This year, Stage Raw is recognizing productions in venues of all sizes, rather than focusing entirely on venues of 99-seats or fewer.
Also, Stage Raw has changed its system of allocating recognition in response to the flaw in prior years of excluding excellent productions that were unable to attract a “quorum” of contributors. This year, each Stage Raw contributor has been allocated a number of votes, in proportion to the number of Stage Raw-reviewed shows they saw, and they have cast their votes to any person, production or in any category they choose.
Explains Founding Editor Steven Leigh Morris: “The hoped-for effect of this system is to diversify the number of companies receiving awards by honoring the generational, ethnic, gender and aesthetic diversity of our individual contributors, who will each be selecting award winners.”
And finally, the entire feel of the event will be more of a party than an awards show. The actual ceremony will be 30-45 minutes dedicated to announcements, and the presentation of the “Queen of the Angels” and “Lifetime Achievement” awards. All of the other awards recipients will be named during this ceremony and can retrieve their awards at a table.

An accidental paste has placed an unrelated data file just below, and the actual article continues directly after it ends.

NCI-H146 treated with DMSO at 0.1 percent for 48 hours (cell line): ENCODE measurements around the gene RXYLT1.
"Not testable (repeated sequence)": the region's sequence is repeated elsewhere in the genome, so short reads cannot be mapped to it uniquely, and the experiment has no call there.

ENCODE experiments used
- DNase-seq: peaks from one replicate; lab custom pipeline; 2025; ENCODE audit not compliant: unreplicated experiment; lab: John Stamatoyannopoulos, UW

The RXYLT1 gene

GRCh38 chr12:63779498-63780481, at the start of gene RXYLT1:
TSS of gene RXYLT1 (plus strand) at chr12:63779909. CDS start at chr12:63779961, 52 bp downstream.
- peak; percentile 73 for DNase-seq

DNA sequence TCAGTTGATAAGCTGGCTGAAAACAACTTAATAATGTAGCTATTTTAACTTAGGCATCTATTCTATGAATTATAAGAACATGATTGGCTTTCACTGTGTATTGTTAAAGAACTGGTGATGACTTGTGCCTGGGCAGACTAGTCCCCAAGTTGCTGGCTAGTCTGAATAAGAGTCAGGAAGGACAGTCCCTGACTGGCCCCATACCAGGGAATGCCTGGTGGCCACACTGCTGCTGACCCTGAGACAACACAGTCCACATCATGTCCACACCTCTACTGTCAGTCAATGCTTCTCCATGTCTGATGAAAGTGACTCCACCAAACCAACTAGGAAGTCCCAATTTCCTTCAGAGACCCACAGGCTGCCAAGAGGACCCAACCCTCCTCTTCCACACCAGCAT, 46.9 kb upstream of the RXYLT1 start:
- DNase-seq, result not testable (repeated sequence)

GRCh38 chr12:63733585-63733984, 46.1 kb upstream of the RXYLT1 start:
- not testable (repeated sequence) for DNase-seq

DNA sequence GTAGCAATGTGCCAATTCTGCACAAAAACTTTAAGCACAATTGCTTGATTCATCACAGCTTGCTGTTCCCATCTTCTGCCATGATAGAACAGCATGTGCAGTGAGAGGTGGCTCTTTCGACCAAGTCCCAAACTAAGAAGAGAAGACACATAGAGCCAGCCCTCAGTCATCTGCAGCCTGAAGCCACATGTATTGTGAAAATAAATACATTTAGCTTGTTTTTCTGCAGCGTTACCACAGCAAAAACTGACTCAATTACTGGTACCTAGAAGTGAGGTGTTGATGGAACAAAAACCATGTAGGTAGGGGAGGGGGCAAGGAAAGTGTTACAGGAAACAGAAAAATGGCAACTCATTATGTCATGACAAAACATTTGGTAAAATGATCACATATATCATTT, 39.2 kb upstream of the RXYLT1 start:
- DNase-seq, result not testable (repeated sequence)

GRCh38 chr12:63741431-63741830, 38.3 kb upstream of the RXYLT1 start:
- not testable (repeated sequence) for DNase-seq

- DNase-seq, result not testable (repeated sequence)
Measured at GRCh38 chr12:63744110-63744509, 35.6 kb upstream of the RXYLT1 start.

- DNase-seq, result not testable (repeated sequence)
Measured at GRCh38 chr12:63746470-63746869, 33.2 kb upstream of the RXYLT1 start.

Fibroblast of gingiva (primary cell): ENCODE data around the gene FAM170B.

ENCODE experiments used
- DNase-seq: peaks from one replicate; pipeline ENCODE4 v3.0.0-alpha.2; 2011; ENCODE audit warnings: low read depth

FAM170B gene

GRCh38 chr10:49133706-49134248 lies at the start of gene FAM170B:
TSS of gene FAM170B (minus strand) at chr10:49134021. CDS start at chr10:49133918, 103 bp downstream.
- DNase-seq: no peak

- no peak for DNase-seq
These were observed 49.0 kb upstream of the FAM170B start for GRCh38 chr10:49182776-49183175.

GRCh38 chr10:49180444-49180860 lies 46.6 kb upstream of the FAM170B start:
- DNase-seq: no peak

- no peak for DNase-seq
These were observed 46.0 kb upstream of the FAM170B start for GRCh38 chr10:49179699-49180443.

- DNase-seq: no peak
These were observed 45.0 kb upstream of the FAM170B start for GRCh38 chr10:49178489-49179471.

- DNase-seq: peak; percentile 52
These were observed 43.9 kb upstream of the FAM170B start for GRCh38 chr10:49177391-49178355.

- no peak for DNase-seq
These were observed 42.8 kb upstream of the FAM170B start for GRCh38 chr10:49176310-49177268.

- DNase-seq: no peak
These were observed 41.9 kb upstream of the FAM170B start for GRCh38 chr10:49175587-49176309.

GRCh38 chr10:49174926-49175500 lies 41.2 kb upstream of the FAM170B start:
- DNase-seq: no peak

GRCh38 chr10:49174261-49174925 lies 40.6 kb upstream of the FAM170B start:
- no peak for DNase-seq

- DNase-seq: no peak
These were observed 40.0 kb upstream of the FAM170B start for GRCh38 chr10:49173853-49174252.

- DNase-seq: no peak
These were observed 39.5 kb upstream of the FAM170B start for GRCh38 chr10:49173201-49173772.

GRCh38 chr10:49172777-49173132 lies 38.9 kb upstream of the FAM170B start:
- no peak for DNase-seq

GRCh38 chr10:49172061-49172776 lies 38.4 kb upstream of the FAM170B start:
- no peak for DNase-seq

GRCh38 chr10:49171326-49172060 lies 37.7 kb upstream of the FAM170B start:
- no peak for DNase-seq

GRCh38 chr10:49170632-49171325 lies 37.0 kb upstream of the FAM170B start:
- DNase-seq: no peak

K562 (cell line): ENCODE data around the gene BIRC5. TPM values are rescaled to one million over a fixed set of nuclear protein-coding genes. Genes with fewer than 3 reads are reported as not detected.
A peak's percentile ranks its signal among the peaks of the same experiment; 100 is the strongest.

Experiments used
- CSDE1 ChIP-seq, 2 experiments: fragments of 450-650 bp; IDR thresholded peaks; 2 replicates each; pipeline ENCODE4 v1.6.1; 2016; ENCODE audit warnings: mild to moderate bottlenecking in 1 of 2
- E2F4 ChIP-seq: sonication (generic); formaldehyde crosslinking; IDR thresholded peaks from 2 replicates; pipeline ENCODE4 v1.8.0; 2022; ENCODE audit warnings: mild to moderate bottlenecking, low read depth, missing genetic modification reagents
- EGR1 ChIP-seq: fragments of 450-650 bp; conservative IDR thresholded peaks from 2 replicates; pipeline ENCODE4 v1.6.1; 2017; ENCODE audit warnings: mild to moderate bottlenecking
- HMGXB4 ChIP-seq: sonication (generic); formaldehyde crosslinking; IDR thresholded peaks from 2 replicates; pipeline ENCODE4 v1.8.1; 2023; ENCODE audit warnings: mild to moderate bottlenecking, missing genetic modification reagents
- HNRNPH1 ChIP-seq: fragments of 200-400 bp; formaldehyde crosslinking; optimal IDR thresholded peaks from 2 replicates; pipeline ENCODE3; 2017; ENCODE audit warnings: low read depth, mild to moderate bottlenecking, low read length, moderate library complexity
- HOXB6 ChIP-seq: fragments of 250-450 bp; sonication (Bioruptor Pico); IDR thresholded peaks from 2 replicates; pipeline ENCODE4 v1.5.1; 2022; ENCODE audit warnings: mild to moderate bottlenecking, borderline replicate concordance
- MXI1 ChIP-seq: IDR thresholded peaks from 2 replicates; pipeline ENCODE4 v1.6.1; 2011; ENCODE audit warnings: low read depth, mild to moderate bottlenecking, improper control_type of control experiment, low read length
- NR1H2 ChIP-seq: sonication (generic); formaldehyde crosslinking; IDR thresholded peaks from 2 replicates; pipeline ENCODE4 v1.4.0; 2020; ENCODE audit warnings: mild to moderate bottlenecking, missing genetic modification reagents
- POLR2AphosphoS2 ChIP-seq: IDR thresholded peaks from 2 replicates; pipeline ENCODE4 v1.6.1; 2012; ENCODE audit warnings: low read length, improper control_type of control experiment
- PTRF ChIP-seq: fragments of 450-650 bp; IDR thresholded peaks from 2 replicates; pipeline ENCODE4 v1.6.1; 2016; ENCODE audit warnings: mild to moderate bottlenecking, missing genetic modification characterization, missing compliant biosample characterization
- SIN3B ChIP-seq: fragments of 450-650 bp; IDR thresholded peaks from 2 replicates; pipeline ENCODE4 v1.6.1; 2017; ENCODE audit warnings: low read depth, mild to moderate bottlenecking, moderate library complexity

THE 2023 STAGE RAW AWARD FINALISTS/RECIPIENTS:
Ahmed Best, Hooded, or Being Black for Dummies, Echo Theater Company
Dean Harada, Tea, Hero Theatre at Inner-City Arts
Lap Chi Chu, The Search for Signs of Intelligent Life in the Universe,
Center Theatre Group, Mark Taper Forum
Hsuan-Kuang Hsieh, The Great Jheri Curl Debate, East West Players
Nick Santiago, Green Day’s American Idiot, Chance Theatre
Ann Beyersdorfer, Afterglow, Midnight Theatricals at the Hudson Theatre
John Iacovelli, The Brothers Paranormal, East West Players
Cindy Lin, Untitled Baby Play, IAMA Theatre Company
Rachel Myers, Power of Sail, Geffen Playhouse
Aimee Carrero, Who’s Afraid of Virginia Woolf?, Geffen Playhouse
Alexandra Hellquist, On the Other Hand We’re Happy, Rogue Machine Theatre
Michael Matts, Angels in America: Perestroika, Foolish Production Company
Eileen T’Kaye, A Doll’s House, Part II, International City Theatre
Brent Grimes, Hooded, or Being Black for Dummies, Echo Theater Company
John Rubinstein, Eisenhower: This Piece of Ground, New Los Angeles Repertory Theatre Company, Theatre West and Hudson MainStage Theatre